Traumatic brain injury (TBI) is inevitably complicated by microvascular dysfunction and/or failure, resulting in formation of edema and, even worse, "progressive secondary hemorrhage" (PSH). These abnormalities lead to ischemia, extravasation of blood and inflammatory cells, autodestruction of CNS tissues, and worsening of neurological outcome. We recently discovered that the NCCa-ATP channel is critically involved in PSH, with strong evidence showing critical involvement of sulfonylurea receptor 1 (SUR1), the regulatory subunit of channel. New preliminary data strongly suggest that an unusual member of the transient receptor potential (TRP) family, TRPM4, acts as the pore-forming subunit of the channel, and that the channel is transcriptionally upregulated in microvascular endothelial cells via mechano-activation of NF-?B, which occurs within minutes of force delivery to tissues in vivo and to cultured endothelial cells in vitro. Our overarching hypothesis is that trauma-associated mechanical forces activate the mechano-sensitive transcription factor, NF-?B, resulting in transcriptional upregulation of TRPM4 channels in microvascular endothelium, and that these channels play a critical role in the pathophysiology of progressive secondary hemorrhage (PSH) following TBI. Numerous ramifications of this hypothesis will be tested using molecular and cell biology, and patch clamp electrophysiology.
In Specific Aim (SA) 1, we will use TRPM4 gene knock-out mice to determine the extent to which TRPM4 channels contribute to the overall pathophysiology of PSH. In the same Aim, we will also evaluate 2 treatments with strong translational potential: brief (24-hr) TRPM4 gene suppression using IV antisense oligodeoxynucleotide (AS-ODN), and riluzole, a pleiotropic FDA-approved drug that is a potent blocker of TRPM4 channels. In SA2, we will examine physiological modulation of the channel in freshly isolated CNS capillaries from TBI-mice, and in cultured endothelial cells exposed to a "trauma-like" mechanical stimulus (stretch), and we will determine the specific role of the channel in dysfunction and death of capillary endothelial cells. In SA3, we will examine the role of the mechano-activated transcription factor, NF-?B, in transcriptional regulation of the channel, and we will assess whether targeting this transcription factor in TBI is beneficial due to interference with expression of TRPM4 channels. TBI continues to be a leading cause of death and disability, with no treatments yet available to reduce secondary injury. We expect to find that TRPM4 plays a critical role as end-executioner in capillary destruction leading to PSH following TBI, and that block of TRPM4 by gene suppression, at the transcriptional level, or pharmacologically will yield significant reductions in the multiple cascades of secondary injury attributable to PSH and hemorrhage. These findings would establish a novel and powerful therapeutic target in TBI, leading to further pre-clinical as well as clinical trials with AS-ODN and/or riluzole, which we predict will have a major impact on acute treatment of TBI in humans.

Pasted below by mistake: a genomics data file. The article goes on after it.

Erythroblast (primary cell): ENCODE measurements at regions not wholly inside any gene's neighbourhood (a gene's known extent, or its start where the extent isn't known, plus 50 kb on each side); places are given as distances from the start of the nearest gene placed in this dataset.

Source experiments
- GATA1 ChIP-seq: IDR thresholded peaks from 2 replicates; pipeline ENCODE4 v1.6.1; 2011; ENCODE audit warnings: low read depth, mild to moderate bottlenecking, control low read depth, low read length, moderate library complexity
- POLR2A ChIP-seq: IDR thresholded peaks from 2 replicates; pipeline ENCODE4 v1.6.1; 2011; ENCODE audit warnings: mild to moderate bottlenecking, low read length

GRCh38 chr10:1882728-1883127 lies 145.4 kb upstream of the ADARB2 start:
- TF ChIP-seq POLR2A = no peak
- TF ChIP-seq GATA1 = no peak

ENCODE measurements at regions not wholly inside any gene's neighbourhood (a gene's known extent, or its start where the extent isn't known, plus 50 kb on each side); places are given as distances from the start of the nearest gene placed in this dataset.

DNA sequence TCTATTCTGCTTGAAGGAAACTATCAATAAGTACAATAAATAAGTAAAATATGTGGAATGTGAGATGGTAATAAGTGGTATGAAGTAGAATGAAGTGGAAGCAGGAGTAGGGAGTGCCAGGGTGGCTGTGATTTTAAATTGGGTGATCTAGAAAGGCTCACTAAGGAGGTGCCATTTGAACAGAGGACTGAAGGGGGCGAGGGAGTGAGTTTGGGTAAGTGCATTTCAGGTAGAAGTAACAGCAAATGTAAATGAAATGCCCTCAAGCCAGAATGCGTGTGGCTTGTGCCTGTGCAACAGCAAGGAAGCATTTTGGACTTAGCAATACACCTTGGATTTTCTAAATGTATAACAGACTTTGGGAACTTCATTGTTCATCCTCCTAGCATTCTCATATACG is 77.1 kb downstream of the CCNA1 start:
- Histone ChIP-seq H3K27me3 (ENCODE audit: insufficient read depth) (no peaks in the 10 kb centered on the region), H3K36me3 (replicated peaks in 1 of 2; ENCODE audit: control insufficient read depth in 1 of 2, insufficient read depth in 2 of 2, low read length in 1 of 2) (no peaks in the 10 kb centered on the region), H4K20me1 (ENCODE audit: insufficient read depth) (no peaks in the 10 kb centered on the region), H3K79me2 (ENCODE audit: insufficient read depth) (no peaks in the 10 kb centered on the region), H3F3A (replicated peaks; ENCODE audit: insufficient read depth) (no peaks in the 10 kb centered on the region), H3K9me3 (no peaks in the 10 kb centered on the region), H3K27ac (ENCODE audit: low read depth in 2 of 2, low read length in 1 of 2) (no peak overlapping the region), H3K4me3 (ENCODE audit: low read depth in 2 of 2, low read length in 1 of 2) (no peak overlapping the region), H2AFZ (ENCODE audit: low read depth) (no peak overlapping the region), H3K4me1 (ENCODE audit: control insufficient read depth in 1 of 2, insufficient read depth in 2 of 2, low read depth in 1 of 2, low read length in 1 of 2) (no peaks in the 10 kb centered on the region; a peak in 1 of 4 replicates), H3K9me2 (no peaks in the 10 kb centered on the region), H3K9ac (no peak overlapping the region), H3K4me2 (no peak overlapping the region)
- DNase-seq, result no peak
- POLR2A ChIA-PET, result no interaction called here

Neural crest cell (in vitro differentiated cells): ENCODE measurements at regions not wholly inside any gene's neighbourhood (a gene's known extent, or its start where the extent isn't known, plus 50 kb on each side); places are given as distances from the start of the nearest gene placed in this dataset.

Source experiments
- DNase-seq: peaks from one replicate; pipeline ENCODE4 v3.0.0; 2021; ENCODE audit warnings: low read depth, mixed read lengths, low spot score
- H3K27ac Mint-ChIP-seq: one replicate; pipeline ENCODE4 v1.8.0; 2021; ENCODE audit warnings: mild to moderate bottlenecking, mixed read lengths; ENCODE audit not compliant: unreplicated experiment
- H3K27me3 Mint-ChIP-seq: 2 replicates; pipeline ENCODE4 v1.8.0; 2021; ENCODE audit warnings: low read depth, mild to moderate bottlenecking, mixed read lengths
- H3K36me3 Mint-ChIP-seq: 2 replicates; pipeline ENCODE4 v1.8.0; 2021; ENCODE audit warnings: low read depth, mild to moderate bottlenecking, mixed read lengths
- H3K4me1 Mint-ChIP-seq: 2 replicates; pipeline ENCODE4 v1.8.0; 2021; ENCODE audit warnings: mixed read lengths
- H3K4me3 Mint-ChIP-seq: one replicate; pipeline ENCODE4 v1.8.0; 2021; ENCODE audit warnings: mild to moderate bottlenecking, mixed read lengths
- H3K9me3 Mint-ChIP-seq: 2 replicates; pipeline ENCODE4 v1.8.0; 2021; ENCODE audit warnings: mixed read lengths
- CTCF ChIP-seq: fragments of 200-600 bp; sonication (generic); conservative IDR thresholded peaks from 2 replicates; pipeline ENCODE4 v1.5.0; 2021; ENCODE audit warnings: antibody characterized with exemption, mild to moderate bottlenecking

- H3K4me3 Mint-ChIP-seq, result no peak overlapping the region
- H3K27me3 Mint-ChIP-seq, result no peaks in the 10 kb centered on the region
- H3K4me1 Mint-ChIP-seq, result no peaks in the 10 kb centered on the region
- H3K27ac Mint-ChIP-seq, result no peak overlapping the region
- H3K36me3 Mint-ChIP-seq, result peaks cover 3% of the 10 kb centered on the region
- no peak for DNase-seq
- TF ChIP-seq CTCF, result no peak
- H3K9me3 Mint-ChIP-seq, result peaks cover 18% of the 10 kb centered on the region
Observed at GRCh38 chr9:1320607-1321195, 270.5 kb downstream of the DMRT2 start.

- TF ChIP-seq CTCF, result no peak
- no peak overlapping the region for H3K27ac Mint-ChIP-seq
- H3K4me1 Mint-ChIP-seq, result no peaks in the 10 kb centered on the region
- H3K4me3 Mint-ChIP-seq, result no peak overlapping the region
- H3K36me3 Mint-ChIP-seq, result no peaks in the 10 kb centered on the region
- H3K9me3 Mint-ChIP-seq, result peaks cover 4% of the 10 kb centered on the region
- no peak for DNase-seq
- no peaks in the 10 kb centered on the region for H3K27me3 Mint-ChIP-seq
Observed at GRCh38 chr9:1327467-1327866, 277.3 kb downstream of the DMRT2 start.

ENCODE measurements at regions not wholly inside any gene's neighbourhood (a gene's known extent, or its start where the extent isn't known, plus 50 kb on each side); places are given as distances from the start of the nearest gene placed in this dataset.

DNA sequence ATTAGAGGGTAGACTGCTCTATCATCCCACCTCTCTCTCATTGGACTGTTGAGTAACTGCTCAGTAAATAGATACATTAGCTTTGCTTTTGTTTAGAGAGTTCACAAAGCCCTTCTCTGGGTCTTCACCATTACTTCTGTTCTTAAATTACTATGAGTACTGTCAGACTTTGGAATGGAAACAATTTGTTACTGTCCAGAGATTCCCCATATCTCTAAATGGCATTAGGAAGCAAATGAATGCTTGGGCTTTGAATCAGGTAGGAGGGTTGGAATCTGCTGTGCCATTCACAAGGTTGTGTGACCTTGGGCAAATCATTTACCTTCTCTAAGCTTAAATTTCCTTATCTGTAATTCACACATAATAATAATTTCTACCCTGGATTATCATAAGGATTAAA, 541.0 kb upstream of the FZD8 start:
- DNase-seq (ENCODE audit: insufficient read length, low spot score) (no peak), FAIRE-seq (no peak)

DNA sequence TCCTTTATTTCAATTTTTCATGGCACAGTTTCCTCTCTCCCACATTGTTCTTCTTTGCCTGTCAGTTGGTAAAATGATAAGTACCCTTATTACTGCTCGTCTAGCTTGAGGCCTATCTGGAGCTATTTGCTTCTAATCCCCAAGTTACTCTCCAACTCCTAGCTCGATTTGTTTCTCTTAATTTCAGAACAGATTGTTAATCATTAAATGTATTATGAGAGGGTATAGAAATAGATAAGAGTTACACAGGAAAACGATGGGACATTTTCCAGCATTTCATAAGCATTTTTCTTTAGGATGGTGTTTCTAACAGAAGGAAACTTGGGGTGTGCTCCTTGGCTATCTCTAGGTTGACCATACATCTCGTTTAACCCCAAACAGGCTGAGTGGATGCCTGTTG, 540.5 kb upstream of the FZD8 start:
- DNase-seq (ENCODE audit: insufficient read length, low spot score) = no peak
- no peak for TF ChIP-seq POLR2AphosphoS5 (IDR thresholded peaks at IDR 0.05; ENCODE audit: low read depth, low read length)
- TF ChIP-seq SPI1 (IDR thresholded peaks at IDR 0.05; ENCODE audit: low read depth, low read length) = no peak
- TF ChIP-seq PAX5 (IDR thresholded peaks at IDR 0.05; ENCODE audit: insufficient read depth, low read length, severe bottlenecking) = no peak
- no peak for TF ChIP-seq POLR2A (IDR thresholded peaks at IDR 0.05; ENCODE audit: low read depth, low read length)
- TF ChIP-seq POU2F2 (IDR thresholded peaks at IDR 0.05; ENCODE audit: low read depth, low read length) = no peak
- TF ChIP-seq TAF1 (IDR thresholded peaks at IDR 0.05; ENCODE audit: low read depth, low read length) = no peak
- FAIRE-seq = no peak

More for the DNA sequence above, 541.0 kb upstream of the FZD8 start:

Public Health Relevance

TBI continues to be a leading cause of death and disability, with no treatments yet available to reduce secondary injury. We expect to find that TRPM4 plays a critical role as end-executioner in capillary destruction leading to PSH following TBI, and that block of TRPM4 by gene suppression, at the transcriptional level, or pharmacologically will yield significant reductions in the multiple cascades of secondary injury attributable to PSH and hemorrhage. These findings would establish a novel and powerful therapeutic target in TBI, leading to further pre-clinical as well as clinical trials with AS-ODN and/or riluzole, which we predict will have a major impact on acute treatment of TBI in humans.

Agency
National Institute of Health (NIH)
Institute
National Institute of Neurological Disorders and Stroke (NINDS)
Type
Research Project (R01)
Project #
5R01NS072501-03
Application #
8501703
Study Section
Brain Injury and Neurovascular Pathologies Study Section (BINP)
Program Officer
Hicks, Ramona R
Project Start
2011-09-01
Project End
2015-07-31
Budget Start
2013-08-01
Budget End
2014-07-31
Support Year
3
Fiscal Year
2013
Total Cost
$324,029
Indirect Cost
$112,935
Name
University of Maryland Baltimore
Department
Neurosurgery
Type
Schools of Medicine
DUNS #
188435911
City
Baltimore
State
MD
Country
United States
Zip Code
21201
Simard, J Marc; Pampori, Adam; Keledjian, Kaspar et al. (2014) Exposure of the thorax to a sublethal blast wave causes a hydrodynamic pulse that leads to perivenular inflammation in the brain. J Neurotrauma 31:1292-304
Woo, Seung Kyoon; Kwon, Min Seong; Ivanov, Alexander et al. (2013) The sulfonylurea receptor 1 (Sur1)-transient receptor potential melastatin 4 (Trpm4) channel. J Biol Chem 288:3655-67